Propagation:
Seed – sow April in a greenhouse, only just covering the seed. Germination is usually fairly quick. Prick out the seedlings into individual pots when large enough to handle and plant them out in the summer. Division in spring. Root cuttings in spring.

Edible uses:
Young leaves – raw or cooked – of blue lettuce have been eaten by Native tribes. A gum obtained from the roots is used for chewing. However, caution should be used, because of the mild narcotic properties of the plant.

Medicinal Uses:
A tea of the roots and stems has been used by the Okanagan-Colville Indians of British Columbia in the treatment of diarrhea in children. Hemorrhoids have been treated by applying a moist, usually warm or hot mass of plant material. The whole plant is rich in a milky sap, containing ‘lactucarium’, which is used in medicine for its mildly pain-relieving, antispasmodic, digestive, urination-inducing, hypnotic, narcotic and sedative properties. Lactucarium has mild narcotic effects. It has been taken internally in the treatment of insomnia, anxiety, neuroses, hyperactivity in children, dry coughs, whooping cough, rheumatic pain etc. The sap has also been applied externally in the treatment of warts. An infusion of the roots and stems has been given to children in the treatment of diarrhea. The sap has also been applied externally in the treatment of warts.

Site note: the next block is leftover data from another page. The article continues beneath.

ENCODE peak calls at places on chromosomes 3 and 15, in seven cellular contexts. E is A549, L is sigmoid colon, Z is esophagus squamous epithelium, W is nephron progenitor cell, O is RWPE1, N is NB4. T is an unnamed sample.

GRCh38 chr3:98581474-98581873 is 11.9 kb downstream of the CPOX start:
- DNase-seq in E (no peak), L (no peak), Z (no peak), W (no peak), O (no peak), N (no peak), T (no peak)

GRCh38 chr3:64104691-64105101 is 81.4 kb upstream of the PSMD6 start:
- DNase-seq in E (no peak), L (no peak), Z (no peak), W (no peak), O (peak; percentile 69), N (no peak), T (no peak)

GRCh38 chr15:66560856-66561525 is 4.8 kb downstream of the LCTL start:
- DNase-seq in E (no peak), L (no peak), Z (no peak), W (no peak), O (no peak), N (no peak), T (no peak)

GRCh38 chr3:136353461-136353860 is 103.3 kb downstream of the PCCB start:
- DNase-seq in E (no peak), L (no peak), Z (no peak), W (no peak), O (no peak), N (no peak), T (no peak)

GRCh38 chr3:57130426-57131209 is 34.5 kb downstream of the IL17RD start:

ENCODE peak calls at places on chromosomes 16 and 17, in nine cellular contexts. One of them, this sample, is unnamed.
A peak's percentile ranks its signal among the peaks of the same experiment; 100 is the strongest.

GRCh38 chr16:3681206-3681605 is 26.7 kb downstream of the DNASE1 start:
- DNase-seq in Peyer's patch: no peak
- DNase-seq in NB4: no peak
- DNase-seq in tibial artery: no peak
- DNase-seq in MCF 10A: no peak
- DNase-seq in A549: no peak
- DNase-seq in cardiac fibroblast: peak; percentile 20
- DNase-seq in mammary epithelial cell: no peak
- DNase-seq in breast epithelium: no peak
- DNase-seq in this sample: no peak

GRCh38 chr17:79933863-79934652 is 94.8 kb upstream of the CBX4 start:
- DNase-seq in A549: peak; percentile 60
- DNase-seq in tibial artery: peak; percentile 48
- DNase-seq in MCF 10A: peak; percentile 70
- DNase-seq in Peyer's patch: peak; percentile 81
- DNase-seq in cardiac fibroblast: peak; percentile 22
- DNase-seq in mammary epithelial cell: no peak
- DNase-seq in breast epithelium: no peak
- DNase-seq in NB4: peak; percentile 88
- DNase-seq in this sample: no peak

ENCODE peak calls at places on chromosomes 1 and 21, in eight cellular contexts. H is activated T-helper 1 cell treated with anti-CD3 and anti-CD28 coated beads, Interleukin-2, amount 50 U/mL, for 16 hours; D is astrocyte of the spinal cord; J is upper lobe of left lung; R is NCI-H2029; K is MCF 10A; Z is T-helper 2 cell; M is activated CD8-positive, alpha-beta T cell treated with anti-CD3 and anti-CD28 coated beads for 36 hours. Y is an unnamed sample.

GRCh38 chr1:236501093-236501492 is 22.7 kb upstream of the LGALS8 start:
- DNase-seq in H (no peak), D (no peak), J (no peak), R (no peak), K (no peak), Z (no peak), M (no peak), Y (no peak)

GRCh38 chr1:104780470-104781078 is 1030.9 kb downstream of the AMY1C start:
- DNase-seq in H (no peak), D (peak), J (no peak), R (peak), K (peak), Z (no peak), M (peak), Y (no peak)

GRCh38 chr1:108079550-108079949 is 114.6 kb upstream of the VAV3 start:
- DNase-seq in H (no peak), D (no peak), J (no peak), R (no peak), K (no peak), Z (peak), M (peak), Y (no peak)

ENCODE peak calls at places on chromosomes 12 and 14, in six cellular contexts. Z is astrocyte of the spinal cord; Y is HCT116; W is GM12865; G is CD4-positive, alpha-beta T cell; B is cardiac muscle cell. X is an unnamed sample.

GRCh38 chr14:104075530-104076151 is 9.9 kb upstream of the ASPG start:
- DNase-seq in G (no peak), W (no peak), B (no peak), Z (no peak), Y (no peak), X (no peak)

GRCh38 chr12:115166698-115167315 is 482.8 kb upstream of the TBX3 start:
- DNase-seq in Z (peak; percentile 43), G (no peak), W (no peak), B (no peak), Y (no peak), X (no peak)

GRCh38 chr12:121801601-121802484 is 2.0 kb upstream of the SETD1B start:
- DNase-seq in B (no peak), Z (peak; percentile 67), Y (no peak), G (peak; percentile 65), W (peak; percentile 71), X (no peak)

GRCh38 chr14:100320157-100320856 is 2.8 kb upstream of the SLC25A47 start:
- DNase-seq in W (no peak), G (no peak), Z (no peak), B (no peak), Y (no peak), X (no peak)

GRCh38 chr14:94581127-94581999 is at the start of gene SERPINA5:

Other Uses: The Gum has several uses.

Precautions:
The plant should be used with caution, and never without the supervision of a skilled practitioner. Even normal doses can cause drowsiness, excess causes restlessness and overdoses can cause death through cardiac paralysis.